“Food and parks go together like a horse and carriage.” That’s how my dialogue with Wayne Roberts, Canadian food policy analyst and writer, began. As Roberts, former head of the Toronto Food Policy Council, starts talking about farmers markets, bake ovens, street food, community gardens and family picnics, his eyes light up with tantalizing possibilities.
We’re struck by the possibilities as well. In fact, Park People’s Sparking Change report, a playbook for how to catalyze social change in parks, specifically highlights how well food and parks go together. The report echoes Roberts when it states the belief that: “food is one of the most effective ways to bring people together in public space.”
Informal intersections between food and parks is what has Roberts most excited. He recalls a visit to Japan where he encountered families, casually picnicking under cherry blossoms. This kind of porous boundary between public and private space is, in Roberts’ opinion, the most impactful way food can play a role in parks.
Roberts sees four key ways the connection between food in parks is most powerful.
Build Social Capital:
If you saw the film Citizen Jane, you understand the difference between a fear-based and hope-based orientation to public space. Jacobs once said:
“The trust of a city street is formed over time from many, many little public sidewalk contacts… Most of it is ostensibly trivial but the sum is not trivial at all.”
Roberts absolutely agrees with Jacobs’ assessment. Growing, making, and sharing food in parks provides opportunities for people to build trust with neighbours. Casual encounters build the social fabric of communities. Having the opportunity to break bread with neighbours in the park can lead to a friendly conversation which can, in turn, lead to borrowing a cup of sugar, a potluck dinner, or someone to call on when your kid is locked out of the house. Sometimes, it’s the start of a local volunteer park group. As the Sparking Change report says, community dinners “are one of the most reliable ways to provide a comfortable, inviting space for people to meet each other.”
Share Valuable Lessons:
To put it mildly, when I eat at my desk, I’m not thinking about anyone else. I’m simply shoveling food into my mouth. But as Roberts suggests, a convivial orientation to food provides people with invaluable lessons that are hard to access anywhere else. As Roberts says:
“When we eat together, we learn how share, look after one another, respect public space, be polite be social and engaged.”
These lessons don’t just help us at the dining table. They’re critical social skills that impact every aspect of our work and personal lives. They help us be better humans to one another.
The biophilia hypothesis suggests that people have an innate, biological need to connect with nature. As Roberts puts it, nature simply makes us more relaxed and less stressed. It’s a physiological fact that’s been proven time and again. Today, because we live in dense cities, we often eat in a state of acute stress, a fact that has an impact on our health. In fact, many scientists believe many of our modern physical and mental health ailments are caused by nature deficit disorder.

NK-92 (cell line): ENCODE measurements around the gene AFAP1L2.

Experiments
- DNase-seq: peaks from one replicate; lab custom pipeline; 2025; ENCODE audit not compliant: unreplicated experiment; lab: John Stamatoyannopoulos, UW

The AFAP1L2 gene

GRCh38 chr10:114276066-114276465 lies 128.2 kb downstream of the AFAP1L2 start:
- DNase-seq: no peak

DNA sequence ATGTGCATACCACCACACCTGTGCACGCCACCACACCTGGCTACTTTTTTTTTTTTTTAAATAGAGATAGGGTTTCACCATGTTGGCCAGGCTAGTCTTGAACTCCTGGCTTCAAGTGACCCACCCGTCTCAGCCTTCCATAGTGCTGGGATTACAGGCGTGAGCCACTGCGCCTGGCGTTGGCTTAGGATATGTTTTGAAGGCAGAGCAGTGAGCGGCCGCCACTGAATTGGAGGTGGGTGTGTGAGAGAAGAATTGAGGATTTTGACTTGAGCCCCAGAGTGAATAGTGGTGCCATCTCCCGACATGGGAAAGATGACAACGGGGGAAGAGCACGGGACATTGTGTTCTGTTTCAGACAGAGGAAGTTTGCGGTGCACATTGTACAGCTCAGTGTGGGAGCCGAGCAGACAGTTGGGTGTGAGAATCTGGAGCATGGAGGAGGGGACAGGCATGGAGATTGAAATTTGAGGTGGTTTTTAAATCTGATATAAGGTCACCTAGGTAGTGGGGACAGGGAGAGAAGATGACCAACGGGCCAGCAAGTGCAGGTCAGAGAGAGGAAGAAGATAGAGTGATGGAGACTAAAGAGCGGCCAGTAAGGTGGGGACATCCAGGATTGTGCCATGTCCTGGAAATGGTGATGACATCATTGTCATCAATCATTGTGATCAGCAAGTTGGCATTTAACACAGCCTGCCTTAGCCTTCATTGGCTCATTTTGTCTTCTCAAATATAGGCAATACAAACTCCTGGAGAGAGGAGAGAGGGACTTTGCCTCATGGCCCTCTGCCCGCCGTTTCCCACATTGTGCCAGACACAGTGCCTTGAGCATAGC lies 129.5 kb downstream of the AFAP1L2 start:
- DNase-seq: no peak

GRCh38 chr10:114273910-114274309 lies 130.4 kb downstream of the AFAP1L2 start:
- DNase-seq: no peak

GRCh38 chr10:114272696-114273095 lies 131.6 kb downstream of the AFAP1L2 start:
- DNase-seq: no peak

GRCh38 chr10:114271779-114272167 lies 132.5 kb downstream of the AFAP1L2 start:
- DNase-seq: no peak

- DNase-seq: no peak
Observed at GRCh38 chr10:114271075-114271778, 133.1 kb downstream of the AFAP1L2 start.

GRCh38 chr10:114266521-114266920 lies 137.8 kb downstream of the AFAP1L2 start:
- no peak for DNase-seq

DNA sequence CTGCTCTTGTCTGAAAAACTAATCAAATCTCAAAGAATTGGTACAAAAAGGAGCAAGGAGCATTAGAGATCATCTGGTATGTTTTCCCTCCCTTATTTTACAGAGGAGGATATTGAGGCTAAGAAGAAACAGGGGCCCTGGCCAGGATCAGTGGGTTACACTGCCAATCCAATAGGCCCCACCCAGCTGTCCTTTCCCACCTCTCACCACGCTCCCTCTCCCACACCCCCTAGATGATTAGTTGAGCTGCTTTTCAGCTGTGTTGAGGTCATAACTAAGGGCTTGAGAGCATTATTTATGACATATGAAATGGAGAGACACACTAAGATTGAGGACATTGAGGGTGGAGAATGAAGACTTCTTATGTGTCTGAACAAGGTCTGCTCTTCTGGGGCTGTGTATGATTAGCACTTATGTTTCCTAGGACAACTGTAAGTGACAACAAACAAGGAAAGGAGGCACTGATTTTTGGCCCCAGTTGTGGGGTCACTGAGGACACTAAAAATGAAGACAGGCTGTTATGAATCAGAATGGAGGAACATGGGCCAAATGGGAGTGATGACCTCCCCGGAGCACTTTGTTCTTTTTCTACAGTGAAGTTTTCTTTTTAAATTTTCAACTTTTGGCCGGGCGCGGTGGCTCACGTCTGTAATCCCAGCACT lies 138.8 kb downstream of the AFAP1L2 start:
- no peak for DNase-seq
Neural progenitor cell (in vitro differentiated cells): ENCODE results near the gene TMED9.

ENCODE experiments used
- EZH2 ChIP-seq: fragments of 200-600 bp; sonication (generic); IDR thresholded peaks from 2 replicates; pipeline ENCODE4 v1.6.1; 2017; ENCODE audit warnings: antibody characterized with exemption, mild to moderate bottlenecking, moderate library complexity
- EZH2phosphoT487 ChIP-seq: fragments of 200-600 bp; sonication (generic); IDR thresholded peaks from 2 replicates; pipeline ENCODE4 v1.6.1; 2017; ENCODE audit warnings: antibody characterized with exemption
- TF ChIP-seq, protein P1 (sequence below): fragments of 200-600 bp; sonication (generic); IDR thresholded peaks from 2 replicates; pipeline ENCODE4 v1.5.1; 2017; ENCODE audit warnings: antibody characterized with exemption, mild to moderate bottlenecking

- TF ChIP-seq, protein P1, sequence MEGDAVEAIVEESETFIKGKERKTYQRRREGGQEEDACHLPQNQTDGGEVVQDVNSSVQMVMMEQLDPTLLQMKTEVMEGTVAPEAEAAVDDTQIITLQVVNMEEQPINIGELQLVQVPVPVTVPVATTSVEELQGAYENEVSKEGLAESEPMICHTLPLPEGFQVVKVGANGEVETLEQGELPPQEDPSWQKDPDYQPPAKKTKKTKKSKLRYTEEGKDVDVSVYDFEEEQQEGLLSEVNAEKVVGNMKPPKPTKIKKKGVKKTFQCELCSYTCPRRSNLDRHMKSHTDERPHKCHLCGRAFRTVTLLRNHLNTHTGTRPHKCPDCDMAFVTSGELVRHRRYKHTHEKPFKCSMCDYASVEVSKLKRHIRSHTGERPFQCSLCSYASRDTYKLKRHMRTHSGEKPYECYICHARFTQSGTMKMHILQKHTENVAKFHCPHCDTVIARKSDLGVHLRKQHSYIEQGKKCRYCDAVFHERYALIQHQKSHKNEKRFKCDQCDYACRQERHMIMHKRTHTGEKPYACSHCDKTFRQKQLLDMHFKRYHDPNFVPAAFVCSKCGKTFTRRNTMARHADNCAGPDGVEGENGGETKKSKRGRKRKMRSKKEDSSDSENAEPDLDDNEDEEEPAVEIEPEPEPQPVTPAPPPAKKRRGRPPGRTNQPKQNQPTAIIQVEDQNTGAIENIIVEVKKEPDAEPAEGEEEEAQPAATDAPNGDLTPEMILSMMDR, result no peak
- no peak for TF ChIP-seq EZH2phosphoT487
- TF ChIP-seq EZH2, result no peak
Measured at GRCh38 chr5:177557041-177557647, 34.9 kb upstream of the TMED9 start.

Parks can, as Roberts says, “offset” many of these issues by providing people with places to be relaxed and experience food in a way that makes them less likely to rush, and more likely to digest and reap the benefits derived from their food. Today, when 20 percent of all American meals are eaten in the car and 40 percent of Canadians are eating lunch at their desks, a family picnic is not just good for social cohesion, it’s good for your health.
Parks provide access to economic markets that might not otherwise be available. For example, the Thorncliffe Women’s Committee, a group highlighted in the Sparking Change report, runs a weekly bazaar during the summer, where newcomers, many of whom are women, have an opportunity to sell their cultural foods and make a profit.
As Roberts emphasizes:
“Using food to give people access to local economies not only provides a way for people to build skills and ladder to better quality of life, it also helps money stay within a local community.”
Local economies are simply more resilient economies. Supporting small start-up entrepreneurs is just another way that parks and food go together.
So, how can you take these points and act on them in your own park? Here are a few ideas to get you started:
- Organize a community dinner or picnic in the park: Gather together a feww friends and neighbours to dine in the park. Be sure to check out Park People’s handy toolkit for park picnics to get you started.
- Access a bake oven: If you’re lucky enough to be near a park that contains a bake oven, fire one up and make some communal pizzas. Some park groups like Friends of Regent Park, offer bake oven training.
- Grow your food: Many parks have community gardens, so you can reach out to members and see if they would be interested in hosting a harvest party to share the bounty of food grown together.